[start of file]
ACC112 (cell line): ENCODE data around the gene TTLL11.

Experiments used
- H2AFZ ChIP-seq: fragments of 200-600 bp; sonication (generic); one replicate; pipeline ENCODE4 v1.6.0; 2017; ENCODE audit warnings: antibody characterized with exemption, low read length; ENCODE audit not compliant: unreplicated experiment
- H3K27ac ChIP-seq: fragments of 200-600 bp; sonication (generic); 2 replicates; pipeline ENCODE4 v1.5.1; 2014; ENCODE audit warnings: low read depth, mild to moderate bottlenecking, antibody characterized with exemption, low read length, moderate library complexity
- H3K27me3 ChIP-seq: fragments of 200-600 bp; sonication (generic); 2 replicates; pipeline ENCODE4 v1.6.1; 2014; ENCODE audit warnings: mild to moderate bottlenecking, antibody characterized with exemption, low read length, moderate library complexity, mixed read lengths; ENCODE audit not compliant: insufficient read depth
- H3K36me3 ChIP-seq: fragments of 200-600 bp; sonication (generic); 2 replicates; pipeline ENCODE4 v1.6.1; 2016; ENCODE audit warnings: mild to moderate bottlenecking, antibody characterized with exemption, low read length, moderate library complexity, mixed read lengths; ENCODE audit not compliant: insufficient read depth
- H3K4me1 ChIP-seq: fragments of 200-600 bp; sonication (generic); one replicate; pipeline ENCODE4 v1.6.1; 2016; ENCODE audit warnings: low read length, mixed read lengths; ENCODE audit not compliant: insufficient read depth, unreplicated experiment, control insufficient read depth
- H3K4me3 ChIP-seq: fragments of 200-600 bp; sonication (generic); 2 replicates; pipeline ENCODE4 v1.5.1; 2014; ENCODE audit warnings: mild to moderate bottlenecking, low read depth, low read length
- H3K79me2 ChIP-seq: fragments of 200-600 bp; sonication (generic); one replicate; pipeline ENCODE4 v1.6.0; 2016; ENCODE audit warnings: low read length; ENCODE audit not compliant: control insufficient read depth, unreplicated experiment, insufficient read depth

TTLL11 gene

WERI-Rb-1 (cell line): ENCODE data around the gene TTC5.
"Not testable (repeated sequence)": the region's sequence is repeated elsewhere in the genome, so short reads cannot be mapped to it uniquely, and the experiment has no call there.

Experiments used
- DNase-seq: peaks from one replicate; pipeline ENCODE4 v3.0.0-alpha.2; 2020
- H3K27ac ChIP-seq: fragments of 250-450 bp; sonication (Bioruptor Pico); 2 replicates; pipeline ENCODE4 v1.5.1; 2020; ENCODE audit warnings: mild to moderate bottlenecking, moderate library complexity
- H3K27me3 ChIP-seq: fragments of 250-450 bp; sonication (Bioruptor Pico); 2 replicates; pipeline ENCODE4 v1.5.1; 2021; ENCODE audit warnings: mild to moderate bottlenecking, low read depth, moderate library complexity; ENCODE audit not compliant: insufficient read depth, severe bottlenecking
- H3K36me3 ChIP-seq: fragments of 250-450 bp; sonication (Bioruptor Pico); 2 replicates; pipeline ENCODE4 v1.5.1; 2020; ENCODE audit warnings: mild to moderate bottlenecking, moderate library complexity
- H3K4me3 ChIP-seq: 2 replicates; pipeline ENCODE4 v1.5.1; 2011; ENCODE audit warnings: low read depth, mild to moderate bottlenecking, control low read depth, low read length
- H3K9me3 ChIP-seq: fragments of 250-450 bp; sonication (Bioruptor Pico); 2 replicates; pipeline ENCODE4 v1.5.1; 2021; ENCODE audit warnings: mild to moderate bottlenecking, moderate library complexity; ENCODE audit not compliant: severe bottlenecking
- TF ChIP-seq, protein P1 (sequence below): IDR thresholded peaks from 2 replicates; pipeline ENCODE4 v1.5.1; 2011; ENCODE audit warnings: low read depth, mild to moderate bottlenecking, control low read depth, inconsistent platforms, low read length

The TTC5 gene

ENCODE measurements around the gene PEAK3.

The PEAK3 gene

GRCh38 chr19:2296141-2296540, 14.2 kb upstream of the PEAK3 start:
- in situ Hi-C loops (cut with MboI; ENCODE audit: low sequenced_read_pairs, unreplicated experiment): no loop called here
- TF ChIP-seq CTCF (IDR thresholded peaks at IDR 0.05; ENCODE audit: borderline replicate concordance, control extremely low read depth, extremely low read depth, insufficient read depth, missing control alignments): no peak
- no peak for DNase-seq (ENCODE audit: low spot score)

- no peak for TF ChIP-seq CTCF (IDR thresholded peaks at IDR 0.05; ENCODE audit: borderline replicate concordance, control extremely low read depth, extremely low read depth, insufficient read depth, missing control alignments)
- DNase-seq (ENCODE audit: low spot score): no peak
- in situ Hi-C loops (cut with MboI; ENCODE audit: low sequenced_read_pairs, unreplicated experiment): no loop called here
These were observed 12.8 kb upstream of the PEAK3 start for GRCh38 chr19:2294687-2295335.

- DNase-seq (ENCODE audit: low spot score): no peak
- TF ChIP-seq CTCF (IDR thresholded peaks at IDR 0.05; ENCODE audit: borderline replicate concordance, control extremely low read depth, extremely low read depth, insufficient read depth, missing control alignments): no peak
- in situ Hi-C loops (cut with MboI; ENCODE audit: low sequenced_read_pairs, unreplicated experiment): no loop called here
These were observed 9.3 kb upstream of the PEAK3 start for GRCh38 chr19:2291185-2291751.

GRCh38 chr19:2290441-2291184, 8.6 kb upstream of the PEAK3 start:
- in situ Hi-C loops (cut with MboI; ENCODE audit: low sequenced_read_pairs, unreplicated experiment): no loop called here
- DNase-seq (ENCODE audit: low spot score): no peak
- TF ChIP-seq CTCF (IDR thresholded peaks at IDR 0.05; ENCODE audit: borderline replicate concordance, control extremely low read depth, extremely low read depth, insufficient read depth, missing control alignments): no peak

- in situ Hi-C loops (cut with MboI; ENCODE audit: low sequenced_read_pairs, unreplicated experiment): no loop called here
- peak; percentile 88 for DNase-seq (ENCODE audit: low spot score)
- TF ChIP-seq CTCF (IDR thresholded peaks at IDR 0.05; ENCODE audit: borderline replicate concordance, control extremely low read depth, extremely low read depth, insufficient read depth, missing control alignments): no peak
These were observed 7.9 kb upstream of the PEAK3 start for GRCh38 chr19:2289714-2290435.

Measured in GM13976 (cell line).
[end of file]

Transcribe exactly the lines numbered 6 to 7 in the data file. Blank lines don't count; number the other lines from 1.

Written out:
- H3K36me3 ChIP-seq: fragments of 200-600 bp; sonication (generic); 2 replicates; pipeline ENCODE4 v1.6.1; 2016; ENCODE audit warnings: mild to moderate bottlenecking, antibody characterized with exemption, low read length, moderate library complexity, mixed read lengths; ENCODE audit not compliant: insufficient read depth
- H3K4me1 ChIP-seq: fragments of 200-600 bp; sonication (generic); one replicate; pipeline ENCODE4 v1.6.1; 2016; ENCODE audit warnings: low read length, mixed read lengths; ENCODE audit not compliant: insufficient read depth, unreplicated experiment, control insufficient read depth